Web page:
Question: Are there any de novo assemblers which can handle (either) transcriptomic or genomic reads?
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gravatar for maxwhjohn1988
18 months ago by
maxwhjohn198890 wrote:

I'm looking to make some proposals for QC pipelines for a range of sequencing applications. Two of the applications I'm thinking about are genome sequencing and transcriptome sequencing. When a reference is not available, a quick and dirty assembly is desirable to map reads to.

I wondered if anyone knows of any assembler which contains modules for doing both genomic and transcriptomic de novo assembly. This would be desirable as I could then recommend using a single assembler for reference-free QC of both applications, with an option set to indicate which type of assembly is desired. I've not been able to find anything by googling.

I appreciate that this is very unlikely given the disparities between the characteristics of the two types of data. To make matters worse, I'm looking for something which produces decent results quickly (i.e. not something which is liable to hold up QC by taking days to run). The assembly doesn't need to be perfect or even particularly good, it just needs to be good enough to allow confidence in looking at things like % of reads which map to contigs. Freely-available software would be a massive bonus.

Thanks.

dna rna assembly • 444 views
ADD COMMENTlink modified 18 months ago by Damian Kao15k • written 18 months ago by maxwhjohn198890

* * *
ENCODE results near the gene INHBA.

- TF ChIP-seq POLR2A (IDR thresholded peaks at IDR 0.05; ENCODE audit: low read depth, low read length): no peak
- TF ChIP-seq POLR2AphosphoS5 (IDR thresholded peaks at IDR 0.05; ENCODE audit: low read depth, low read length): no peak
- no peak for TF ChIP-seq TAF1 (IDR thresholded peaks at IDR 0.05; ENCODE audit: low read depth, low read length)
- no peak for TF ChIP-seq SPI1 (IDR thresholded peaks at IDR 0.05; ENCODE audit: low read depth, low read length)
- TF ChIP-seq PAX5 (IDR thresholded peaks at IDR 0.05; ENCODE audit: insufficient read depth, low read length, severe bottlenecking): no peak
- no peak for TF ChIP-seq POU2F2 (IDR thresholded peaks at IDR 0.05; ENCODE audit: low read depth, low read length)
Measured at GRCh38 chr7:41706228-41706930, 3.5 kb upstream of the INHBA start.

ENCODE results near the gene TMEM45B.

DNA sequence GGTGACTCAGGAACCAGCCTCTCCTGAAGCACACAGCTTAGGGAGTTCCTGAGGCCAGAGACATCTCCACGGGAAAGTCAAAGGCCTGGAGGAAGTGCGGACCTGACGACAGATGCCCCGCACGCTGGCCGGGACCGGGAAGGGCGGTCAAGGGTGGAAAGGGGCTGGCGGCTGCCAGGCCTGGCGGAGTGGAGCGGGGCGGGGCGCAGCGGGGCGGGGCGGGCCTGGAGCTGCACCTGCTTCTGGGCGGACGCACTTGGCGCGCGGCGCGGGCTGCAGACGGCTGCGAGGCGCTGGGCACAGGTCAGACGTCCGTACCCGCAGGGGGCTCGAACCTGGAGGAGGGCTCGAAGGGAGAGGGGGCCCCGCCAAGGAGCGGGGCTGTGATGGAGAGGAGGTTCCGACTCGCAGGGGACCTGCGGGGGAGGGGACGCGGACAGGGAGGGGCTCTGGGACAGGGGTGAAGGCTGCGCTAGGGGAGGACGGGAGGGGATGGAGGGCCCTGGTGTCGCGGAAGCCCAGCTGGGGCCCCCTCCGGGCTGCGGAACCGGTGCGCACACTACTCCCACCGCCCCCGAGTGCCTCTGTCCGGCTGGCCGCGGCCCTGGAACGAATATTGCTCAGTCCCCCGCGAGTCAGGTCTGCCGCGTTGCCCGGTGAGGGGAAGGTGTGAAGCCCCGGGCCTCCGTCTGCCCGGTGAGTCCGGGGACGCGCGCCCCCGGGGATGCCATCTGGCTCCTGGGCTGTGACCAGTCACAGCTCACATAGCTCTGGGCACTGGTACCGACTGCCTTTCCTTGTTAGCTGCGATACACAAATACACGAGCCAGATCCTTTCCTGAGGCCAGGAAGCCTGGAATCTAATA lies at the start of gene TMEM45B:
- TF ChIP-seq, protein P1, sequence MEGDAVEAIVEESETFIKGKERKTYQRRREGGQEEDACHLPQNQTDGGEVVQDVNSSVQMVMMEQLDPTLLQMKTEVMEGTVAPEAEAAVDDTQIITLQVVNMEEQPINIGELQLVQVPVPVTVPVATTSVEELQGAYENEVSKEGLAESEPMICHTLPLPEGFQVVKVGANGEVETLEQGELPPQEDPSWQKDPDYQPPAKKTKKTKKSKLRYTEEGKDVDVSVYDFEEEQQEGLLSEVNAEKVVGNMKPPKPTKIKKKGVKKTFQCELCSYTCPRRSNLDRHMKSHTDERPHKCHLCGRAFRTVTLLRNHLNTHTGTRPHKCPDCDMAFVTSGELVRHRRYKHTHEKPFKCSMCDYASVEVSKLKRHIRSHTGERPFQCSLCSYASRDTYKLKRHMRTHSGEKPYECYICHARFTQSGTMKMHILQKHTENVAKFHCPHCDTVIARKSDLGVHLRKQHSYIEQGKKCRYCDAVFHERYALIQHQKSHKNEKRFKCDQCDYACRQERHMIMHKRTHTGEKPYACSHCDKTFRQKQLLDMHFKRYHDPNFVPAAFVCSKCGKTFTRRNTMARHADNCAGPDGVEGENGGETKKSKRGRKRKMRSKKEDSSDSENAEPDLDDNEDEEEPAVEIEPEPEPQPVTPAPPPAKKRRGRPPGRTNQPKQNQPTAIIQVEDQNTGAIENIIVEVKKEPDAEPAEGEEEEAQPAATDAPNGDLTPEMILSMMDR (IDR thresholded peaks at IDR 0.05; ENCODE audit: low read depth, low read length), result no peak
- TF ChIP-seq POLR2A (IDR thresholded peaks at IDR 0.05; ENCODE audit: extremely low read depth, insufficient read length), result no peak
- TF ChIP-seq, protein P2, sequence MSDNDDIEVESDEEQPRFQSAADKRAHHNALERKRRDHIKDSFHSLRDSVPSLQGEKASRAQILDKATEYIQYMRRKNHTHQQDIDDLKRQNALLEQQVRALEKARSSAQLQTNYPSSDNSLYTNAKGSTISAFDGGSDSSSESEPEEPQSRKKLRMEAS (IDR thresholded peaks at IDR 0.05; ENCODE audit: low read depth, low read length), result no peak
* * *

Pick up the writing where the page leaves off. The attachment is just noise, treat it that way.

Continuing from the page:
2
gravatar for Damian Kao
18 months ago by
Damian Kao15k
USA
Damian Kao15k wrote:

The two confounding factors that differentiates transcriptomic and genomic assemblies is read coverage and splicing.

In a genomic assembly, you are assuming a relatively even coverage across your genome with spikes of higher coverage for repetitive/multi-copy regions. This coverage information can then be used as a heuristic in how you process the assembly graph.

In a transcriptomic assembly, you can't assume even coverage since genes are expressed at very different levels. The addition of splice forms means your assembly graph will have multiple "correct" paths. Usage of coverage in this case for graph processing can be very complex.

It is possible to just use a generic assembler to assemble unitigs from both transcriptomic and genomic data as a quick and dirty solution as both genomic/transcriptomic assembly usually involve a common unitig generation stage.

Abyss and Abyss-Trans both use the same initial program to generate unitigs for both genomic and transcriptomic data. You can stop the Abyss assembly process after unitig stage and use that for a quick and dirty result.

ADD COMMENTlink written 18 months ago by Damian Kao15k

Thanks I'll check out Abyss with some toy data. Much appreciated.

ADD REPLYlink written 18 months ago by maxwhjohn198890

Just thought I'd provide an update (might be helpful for anyone else reading this in the future).

I abandoned my idea of a single piece of software for all cases. For a quick and dirty de novo transcriptome assembly I have settled on SOAPdenovo-Trans. It's not packaged with SOAPdenovo but is based on it. On some mouse RNAseq fastq files I was given I found it to be very fast (~1/2 an hour). N50 wasn't great (lots of small scaffolds) but that's likely to be due to me having to guess at some library specifics like insert size. Testing it now with a human RNAseq library.

ADD REPLYlink written 18 months ago by maxwhjohn198890
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